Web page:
The title isn't as random as you might initially think; the manner they dress and the variety of outfits ranging from sailors to strippers; the number of fetishes included to titillate the male audience whom it obviously subscribes to intended as an allure to bring them out for the visual eye candy whilst the real 'Sucker Punch' lies standing right in front of them. Think about it, a plot that revolves around women oppressed by their male counterparts, forced into this inhospitable situation and turning around, rising up and fighting back for their freedom. Degrading towards women? The core plot would suggest otherwise, but I expect many of the female persuasion would have difficulty looking past the skimpy outfits we've long since become desensitised to, but this was was never really a film intended for them. Whether or not it truly succeeds in managing to have its cake and eat it too; playing on males fantasies whilst simultaneously preaching of female empowerment is one that you'll have to decide for yourself and an argument that has been raged since 'Female Prisoner' in '72; 'I Spit on Your Grave' in '78, and now revived here, but the fact that this is a point so many seem to have overlooked and had to be pointed out explicitly by a director often known for his style over substance I think says more about the average viewer than the director.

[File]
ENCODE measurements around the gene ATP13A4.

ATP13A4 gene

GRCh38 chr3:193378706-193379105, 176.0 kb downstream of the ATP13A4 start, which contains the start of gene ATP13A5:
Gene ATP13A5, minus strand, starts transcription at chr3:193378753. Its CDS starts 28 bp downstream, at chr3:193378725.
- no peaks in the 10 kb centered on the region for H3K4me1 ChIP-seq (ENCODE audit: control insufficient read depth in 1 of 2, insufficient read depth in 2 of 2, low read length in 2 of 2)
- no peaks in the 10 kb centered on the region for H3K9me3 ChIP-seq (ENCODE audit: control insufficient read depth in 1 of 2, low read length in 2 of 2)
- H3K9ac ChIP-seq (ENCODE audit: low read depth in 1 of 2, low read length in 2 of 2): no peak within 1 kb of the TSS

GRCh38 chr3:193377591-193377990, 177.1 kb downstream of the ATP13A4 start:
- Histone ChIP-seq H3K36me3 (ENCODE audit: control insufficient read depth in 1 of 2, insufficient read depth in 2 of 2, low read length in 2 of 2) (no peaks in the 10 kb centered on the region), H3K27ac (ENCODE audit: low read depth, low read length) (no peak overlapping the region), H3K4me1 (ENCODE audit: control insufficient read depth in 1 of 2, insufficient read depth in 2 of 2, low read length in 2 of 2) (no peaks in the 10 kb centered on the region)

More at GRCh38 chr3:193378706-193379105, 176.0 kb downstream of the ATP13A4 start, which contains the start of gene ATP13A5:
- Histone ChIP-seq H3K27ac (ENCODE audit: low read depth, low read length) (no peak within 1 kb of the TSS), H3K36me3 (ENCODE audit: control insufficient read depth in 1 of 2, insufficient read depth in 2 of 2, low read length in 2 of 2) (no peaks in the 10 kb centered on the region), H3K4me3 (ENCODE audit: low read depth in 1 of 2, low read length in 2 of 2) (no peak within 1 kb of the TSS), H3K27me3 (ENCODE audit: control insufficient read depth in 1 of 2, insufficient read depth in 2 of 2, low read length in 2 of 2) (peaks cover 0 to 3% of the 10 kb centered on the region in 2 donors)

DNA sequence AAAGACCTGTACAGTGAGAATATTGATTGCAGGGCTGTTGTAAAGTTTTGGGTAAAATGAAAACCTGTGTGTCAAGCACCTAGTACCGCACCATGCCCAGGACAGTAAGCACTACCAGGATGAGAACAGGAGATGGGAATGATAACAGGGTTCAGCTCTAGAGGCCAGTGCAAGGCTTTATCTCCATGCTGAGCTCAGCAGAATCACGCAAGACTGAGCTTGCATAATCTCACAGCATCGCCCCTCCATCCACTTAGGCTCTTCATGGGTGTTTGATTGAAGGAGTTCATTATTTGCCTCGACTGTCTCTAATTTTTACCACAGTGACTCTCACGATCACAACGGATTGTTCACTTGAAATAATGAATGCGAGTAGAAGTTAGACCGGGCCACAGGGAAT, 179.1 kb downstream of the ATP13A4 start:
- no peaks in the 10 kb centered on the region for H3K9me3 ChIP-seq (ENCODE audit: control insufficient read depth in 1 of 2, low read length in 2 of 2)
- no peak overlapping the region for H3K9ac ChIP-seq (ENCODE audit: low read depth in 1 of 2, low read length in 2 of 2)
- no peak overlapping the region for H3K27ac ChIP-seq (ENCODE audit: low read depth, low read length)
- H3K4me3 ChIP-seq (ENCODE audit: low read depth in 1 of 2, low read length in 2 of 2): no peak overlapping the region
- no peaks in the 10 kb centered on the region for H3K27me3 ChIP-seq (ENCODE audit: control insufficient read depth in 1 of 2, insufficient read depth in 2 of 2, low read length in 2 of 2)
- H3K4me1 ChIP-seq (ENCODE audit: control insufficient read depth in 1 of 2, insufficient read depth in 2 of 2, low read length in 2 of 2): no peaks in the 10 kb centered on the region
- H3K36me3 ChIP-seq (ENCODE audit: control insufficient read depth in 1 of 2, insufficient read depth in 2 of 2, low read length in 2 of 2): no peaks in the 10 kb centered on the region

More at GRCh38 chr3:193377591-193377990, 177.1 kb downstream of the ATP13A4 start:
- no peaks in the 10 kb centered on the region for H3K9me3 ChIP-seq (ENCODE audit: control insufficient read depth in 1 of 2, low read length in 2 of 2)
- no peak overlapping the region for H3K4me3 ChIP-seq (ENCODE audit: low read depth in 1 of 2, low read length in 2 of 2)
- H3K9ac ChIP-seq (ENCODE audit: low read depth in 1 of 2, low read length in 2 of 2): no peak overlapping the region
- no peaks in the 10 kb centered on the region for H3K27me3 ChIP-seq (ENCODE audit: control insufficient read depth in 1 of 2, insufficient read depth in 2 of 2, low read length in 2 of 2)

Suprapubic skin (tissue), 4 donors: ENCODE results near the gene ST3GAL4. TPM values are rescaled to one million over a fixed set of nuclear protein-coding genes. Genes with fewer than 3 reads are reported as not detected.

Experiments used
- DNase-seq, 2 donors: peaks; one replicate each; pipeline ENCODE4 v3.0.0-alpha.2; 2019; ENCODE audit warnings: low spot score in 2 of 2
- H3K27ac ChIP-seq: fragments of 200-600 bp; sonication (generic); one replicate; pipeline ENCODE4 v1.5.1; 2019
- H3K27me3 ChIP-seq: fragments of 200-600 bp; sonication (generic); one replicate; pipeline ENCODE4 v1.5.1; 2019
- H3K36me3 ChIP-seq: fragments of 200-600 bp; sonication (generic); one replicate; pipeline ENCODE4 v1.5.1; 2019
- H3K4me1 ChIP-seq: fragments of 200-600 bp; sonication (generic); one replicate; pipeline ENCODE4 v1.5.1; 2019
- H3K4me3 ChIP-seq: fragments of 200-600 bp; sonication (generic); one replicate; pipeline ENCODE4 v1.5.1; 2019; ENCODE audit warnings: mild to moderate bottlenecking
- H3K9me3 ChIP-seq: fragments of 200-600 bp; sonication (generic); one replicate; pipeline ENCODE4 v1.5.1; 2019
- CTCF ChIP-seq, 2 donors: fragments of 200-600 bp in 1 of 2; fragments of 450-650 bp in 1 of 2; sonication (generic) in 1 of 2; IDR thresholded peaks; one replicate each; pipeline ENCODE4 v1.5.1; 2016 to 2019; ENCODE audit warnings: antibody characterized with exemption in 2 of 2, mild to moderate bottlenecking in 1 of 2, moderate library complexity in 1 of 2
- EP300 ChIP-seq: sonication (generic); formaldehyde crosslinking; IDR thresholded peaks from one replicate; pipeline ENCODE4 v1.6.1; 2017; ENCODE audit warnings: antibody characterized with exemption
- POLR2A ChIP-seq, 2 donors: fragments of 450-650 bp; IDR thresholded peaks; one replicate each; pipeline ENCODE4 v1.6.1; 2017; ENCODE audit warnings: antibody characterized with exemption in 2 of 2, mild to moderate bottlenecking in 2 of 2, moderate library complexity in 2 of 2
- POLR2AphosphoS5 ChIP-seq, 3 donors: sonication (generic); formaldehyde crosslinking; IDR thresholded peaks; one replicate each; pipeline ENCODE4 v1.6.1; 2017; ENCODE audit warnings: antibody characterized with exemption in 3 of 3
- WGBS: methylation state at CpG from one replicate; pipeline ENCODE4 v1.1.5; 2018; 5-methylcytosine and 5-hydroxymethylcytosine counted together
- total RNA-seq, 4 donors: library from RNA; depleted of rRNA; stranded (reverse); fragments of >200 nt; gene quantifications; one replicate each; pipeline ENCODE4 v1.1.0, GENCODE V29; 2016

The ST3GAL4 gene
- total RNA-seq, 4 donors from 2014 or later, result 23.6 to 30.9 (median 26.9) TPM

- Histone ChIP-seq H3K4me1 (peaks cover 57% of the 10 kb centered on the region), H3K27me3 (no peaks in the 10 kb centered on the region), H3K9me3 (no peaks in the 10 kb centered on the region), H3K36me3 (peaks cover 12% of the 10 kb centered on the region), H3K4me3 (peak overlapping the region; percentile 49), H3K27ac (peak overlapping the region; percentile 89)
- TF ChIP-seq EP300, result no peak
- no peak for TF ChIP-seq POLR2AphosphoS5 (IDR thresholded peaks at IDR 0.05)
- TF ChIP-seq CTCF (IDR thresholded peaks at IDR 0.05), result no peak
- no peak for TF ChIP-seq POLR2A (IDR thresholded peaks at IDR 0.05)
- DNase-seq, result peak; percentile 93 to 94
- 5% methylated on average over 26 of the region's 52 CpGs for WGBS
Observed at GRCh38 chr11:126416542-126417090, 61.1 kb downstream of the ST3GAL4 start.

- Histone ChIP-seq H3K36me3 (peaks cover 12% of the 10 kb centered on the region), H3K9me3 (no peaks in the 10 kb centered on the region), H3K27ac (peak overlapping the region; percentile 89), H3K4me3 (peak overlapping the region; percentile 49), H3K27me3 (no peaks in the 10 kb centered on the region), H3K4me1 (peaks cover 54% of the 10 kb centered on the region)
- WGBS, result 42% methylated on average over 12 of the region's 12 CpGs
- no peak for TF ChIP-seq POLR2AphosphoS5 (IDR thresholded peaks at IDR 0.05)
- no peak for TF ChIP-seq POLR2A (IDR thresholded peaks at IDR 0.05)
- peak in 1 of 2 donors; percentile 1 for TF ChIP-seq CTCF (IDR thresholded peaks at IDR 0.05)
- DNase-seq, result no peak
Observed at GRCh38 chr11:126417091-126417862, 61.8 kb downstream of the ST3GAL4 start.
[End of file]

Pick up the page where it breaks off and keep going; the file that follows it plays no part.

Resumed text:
All arguments of the potential misogyny of the film aside, the plot may have something of an ace up its sleeve, and whilst not quite as idiotic as some try to make it out to be, it all ultimately only exists for one purpose: special effects. This has always been Snyder's forté and the main reason he still finds work and here he has found a vehicle to really outdo himself; by allowing “Baby Doll's fantasies” to take flight, really he's allowing his own ridiculous ideas to come to life with no need to make all that much sense of the situation, only the quest to obtain the item tethering it to the first layer of fantasy; sword battles with undead giant samurai, WWI steampunk creations and fire-breathing dragons complete with all the firepower these little girls can carry to wield against an array of demonic entities tied together with a wafer thin plot. No time is wasted building up the characters, and perhaps whilst some sort of tie-in with her 'complicated past' which is briefly mentioned then immediately forgotten within the set-pieces; using what she's learnt from each of the other characters - fabrications of her own mind don't forget, little more than internally conflicting opinions; the voice of reason, turbulent relationship with her sister and fearful self all arguing amongst each other but fighting for a common goal - to overcome her own personal demons and fight to escape the hellish situation she finds herself in would have gone a long way in creating some sense of character empathy, you also have to stop and remind yourself of the source. This is Zack Snyder. He isn't known for smart or subtle, he does ridiculous, over the top, mindless popcorn flicks for men, and he does them like nobody else, so park your brain at the door, sit back, and enjoy the ride.